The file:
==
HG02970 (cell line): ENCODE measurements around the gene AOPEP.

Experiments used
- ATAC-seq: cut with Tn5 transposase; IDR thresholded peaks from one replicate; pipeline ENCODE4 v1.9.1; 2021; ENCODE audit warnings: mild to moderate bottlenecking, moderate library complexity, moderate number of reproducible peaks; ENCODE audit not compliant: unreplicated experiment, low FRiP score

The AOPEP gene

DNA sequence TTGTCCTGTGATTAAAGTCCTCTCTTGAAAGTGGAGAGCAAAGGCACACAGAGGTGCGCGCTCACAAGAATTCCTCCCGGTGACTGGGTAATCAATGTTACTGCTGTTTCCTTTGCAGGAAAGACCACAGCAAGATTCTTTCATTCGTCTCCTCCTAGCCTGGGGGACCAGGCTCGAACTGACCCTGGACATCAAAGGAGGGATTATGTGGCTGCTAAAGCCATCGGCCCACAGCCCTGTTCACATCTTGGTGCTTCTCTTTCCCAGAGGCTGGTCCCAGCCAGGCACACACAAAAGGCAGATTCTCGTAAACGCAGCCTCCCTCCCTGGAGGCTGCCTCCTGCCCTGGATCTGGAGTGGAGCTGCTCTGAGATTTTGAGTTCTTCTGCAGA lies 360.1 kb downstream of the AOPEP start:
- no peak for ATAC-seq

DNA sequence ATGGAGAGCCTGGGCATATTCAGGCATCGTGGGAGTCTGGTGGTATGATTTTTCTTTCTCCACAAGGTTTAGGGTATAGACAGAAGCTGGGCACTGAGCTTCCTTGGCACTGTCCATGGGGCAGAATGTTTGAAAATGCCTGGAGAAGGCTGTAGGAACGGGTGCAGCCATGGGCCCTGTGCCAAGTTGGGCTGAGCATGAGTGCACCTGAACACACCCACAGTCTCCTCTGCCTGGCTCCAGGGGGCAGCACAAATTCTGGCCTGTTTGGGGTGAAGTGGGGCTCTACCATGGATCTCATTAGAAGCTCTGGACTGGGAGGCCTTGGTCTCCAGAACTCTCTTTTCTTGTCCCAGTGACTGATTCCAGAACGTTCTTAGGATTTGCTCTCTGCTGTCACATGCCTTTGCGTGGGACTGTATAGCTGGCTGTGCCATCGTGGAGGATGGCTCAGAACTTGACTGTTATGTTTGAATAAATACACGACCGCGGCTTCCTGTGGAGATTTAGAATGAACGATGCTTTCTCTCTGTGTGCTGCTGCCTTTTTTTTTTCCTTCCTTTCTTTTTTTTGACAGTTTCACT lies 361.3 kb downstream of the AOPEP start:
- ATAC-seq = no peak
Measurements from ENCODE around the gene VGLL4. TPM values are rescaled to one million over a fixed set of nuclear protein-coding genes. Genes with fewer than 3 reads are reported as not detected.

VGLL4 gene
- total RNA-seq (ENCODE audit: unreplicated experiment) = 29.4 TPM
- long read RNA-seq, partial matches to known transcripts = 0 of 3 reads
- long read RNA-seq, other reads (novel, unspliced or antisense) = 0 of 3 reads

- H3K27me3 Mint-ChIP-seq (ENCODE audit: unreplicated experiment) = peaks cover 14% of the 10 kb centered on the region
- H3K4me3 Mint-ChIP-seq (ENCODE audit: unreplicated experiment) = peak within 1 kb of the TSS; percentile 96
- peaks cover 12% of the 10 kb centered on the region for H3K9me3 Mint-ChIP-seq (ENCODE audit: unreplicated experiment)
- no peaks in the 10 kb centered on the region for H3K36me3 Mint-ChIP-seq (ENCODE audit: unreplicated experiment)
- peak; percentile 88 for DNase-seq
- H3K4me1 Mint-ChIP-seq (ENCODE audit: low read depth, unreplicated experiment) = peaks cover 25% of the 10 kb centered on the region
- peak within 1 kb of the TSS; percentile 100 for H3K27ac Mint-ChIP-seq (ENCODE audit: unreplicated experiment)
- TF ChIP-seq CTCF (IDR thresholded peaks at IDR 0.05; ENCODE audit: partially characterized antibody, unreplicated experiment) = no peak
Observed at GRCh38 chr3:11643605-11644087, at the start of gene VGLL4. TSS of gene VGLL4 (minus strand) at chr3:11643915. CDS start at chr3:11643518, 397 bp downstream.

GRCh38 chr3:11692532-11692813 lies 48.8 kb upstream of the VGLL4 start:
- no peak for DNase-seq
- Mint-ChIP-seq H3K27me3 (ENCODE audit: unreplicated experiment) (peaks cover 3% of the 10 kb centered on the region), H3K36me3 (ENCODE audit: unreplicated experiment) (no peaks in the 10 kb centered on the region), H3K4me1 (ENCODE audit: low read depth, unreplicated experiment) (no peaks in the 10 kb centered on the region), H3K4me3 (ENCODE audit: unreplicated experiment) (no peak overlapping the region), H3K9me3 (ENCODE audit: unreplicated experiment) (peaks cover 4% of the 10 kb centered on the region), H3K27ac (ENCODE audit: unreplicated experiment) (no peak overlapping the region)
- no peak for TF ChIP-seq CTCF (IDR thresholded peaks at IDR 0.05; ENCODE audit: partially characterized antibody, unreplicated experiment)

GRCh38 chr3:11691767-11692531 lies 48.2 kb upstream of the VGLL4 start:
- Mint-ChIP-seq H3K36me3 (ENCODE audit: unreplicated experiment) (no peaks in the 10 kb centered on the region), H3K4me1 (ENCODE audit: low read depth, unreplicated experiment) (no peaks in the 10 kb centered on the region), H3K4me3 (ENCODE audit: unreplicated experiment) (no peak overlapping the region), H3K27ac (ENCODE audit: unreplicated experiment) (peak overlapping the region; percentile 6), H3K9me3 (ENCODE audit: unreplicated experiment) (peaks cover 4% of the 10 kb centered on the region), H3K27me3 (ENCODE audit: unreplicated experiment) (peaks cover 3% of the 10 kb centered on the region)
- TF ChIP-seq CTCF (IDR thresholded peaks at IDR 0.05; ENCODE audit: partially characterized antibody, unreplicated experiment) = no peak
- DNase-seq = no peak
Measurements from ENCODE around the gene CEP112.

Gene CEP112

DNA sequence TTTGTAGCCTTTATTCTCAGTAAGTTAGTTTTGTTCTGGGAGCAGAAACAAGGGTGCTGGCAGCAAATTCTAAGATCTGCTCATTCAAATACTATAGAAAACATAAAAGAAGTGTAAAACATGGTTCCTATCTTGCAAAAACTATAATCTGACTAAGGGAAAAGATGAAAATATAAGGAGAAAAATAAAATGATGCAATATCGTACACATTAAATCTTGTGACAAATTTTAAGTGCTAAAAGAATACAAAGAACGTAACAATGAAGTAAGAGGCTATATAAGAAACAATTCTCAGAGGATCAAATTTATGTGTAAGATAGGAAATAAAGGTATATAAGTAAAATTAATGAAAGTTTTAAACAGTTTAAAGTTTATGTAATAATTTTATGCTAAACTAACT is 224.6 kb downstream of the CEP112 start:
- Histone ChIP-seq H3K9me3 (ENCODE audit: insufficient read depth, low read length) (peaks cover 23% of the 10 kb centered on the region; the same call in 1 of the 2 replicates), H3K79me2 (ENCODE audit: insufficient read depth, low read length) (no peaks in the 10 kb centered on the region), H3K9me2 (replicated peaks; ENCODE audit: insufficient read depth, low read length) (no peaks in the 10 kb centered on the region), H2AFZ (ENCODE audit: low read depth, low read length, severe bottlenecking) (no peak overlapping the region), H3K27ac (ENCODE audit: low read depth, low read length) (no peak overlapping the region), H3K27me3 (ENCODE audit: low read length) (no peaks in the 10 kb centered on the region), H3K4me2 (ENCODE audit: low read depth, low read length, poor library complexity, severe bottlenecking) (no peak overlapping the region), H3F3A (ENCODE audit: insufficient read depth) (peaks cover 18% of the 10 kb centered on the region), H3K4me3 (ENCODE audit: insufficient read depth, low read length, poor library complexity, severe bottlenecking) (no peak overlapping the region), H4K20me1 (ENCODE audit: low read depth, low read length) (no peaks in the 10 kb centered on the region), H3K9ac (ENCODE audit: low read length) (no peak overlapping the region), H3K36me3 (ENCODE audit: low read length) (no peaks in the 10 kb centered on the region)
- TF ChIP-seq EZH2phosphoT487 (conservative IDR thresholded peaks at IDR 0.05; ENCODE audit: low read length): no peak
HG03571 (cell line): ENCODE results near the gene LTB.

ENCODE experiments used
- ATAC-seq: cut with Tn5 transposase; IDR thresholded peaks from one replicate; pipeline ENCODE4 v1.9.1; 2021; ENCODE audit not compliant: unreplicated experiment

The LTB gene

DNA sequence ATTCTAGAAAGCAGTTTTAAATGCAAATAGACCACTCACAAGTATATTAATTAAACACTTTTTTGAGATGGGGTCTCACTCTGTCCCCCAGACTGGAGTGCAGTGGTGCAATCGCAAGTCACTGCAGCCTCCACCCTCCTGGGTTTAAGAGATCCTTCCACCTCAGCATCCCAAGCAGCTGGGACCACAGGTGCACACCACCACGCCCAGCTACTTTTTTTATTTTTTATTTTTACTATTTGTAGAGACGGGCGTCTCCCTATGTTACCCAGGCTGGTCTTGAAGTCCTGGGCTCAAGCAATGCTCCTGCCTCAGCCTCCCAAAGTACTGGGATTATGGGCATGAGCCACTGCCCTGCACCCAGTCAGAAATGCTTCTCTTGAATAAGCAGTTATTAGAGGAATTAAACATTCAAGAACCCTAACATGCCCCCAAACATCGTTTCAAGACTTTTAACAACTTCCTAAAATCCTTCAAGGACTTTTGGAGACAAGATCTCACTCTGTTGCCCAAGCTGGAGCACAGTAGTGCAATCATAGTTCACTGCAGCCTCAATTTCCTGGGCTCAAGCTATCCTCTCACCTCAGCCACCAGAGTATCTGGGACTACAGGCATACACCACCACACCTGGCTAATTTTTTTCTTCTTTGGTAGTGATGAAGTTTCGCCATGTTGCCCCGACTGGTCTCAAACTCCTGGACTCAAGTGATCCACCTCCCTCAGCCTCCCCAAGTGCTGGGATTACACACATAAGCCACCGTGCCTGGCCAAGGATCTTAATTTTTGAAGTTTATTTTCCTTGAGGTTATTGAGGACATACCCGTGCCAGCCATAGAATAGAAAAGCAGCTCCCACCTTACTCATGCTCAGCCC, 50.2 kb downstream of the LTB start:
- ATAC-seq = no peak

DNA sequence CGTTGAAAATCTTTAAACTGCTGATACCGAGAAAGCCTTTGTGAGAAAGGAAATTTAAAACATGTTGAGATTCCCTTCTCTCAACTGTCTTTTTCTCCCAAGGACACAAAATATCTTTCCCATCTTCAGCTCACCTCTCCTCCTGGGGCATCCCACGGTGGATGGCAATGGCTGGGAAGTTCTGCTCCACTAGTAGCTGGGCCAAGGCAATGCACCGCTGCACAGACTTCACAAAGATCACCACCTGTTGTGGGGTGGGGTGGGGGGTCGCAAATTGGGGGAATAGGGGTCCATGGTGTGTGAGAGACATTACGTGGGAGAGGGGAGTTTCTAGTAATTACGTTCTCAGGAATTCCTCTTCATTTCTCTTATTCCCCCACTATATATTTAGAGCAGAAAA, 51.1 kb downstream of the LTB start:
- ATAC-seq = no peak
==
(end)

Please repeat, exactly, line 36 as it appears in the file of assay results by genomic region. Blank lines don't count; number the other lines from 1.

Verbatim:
HG03571 (cell line): ENCODE results near the gene LTB.